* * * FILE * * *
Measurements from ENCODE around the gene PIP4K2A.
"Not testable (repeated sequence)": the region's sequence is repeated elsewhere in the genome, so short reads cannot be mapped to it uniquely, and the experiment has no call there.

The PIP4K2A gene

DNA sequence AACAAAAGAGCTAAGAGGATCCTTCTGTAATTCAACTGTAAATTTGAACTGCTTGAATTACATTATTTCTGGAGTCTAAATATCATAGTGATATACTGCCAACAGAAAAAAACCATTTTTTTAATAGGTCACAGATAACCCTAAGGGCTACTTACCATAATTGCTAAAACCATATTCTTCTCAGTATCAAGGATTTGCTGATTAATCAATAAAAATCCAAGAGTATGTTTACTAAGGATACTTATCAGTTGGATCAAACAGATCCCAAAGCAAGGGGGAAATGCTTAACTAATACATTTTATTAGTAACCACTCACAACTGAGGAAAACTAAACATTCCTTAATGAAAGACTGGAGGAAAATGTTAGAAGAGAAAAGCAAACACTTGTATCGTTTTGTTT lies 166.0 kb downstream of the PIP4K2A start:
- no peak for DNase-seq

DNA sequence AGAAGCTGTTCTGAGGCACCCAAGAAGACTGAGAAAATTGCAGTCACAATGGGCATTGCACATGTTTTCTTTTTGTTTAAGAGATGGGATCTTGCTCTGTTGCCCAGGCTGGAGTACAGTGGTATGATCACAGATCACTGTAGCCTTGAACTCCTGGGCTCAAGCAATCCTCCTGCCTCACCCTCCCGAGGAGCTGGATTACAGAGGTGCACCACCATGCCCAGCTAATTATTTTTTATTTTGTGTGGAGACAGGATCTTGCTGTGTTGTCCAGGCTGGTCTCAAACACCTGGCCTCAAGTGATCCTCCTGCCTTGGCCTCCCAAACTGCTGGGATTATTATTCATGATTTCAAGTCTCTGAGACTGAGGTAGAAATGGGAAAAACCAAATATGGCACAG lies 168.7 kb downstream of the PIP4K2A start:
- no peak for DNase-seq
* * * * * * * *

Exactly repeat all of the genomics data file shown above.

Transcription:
Measurements from ENCODE around the gene PIP4K2A.
"Not testable (repeated sequence)": the region's sequence is repeated elsewhere in the genome, so short reads cannot be mapped to it uniquely, and the experiment has no call there.

The PIP4K2A gene

DNA sequence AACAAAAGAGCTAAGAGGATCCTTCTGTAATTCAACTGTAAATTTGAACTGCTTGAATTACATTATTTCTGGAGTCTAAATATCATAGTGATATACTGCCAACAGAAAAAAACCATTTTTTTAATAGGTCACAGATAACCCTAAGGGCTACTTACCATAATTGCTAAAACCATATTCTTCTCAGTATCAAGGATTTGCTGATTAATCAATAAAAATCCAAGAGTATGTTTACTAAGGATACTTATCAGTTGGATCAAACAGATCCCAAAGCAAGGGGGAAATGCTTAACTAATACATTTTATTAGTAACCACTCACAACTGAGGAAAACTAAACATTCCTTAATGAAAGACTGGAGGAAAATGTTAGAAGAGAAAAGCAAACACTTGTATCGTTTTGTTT lies 166.0 kb downstream of the PIP4K2A start:
- no peak for DNase-seq

DNA sequence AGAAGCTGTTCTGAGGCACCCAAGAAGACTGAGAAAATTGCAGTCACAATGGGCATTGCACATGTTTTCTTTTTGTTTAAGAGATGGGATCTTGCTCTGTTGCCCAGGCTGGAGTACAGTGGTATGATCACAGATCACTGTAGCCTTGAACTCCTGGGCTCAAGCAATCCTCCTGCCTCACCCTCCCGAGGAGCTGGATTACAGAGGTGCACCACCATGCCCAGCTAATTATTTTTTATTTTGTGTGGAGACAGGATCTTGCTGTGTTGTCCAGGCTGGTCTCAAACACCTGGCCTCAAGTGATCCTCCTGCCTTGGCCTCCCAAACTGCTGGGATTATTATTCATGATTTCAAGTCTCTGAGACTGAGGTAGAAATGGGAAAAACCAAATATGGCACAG lies 168.7 kb downstream of the PIP4K2A start:
- no peak for DNase-seq